5. Employment

Scams targeting job seekers with fake offers soared during the pandemic. Victims are often told to provide personal information before an interview, such as their social insurance number. Sometimes, they’re asked for money to cover the cost of work supplies or training.

Be skeptical if you receive an unsolicited offer, especially if it is extremely attractive. Other reg flags are postings riddled with grammatical errors, a lack of job details and emails that don’t match the company name (such as a Yahoo or Gmail account).

6. Sweepstake and lottery

In lottery scams, victims receive a call or email saying they’ve won a prize for a draw they never entered. Typically, they will be asked to pay an up-front fee or provide personal information to receive the prize.

The biggest thing to keep in mind is that you always have to play in order to win, and you won’t be asked to pay up-front fees.

7. Grandparent

A grandparent scam, or emergency scam, occurs when someone calls a senior pretending to be a grandchild. They’ll indicate they’re trouble and need cash to solve the issue — and fast.

If this happens to you, take a moment to relax. Without sharing any information, ask the impersonator to provide details that only a loved one would know. Then, call a friend or family member to confirm whether they are actually in distress.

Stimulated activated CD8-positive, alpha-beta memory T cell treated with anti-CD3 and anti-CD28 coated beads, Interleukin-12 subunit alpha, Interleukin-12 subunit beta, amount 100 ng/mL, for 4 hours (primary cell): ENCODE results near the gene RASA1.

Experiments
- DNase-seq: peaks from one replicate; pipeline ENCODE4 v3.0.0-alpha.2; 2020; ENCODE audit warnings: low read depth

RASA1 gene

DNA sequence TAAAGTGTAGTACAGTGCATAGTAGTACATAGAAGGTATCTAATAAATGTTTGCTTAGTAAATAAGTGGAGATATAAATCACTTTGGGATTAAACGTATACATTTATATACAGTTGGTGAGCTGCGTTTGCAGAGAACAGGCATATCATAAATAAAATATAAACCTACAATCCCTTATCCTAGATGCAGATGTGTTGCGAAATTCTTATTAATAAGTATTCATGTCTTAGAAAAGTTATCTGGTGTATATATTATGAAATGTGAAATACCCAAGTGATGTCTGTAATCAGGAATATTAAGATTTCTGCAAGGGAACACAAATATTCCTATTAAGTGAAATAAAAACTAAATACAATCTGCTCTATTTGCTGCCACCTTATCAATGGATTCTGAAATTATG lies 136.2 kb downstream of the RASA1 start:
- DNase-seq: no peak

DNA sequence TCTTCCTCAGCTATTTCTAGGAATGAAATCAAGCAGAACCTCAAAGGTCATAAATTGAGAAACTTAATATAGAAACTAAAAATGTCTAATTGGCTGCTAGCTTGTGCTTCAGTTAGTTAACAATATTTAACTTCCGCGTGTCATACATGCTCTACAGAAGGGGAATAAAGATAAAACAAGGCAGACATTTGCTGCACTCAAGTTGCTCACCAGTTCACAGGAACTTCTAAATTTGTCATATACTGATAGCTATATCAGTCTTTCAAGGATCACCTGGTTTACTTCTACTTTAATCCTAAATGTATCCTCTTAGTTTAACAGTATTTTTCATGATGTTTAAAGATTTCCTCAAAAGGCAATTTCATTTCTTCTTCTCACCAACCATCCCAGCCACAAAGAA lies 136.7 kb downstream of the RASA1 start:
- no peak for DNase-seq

8. Romance

Dating sites and apps are gold mines for thieves. As a relationship begins to progress, victims will be asked for money for an emergency — a medical issue, for instance. These requests may happen with increased frequency, or they may disappear after the funds are sent.

First of all, don’t be blinded by love. Watch out if someone magically sweeps you off your feet or if they move too fast. And never send money to someone you haven’t met in person.

9. Investment

Investment scams attempt to lure people with the prospect of making huge profits, with little or no risk.

Be leery of unsolicited opportunities, especially ones with buzzwords like “guaranteed to do well” or “offers no risk with high return.” Be sure to carefully research the company or person to make sure it's legitimate.

10. CRA

Tax fraud scams are commonplace in Canada. Thieves may reach out by phone, email or text, often using aggressive language to demand immediate payment. Some may go so far as to threaten arrest. Their payment methods of choice are often bitcoin, prepaid credit cards or gift cards.

Be cautious if there’s a sense of urgency or threatening behavior. If you receive a call from someone pressuring you into sharing your confidential information or to offer a refund, don’t respond or click on any links. If you’re unsure, call the CRA to verify. Otherwise: report it right away.

If you find yourself a victim of a scam, please report it to the Canadian Anti-Fraud Centre.

Visit our security page for more information. If you suspect that you have been a victim of fraud where it relates to your account(s), please call our Member Advice Centre or visit your branch right away.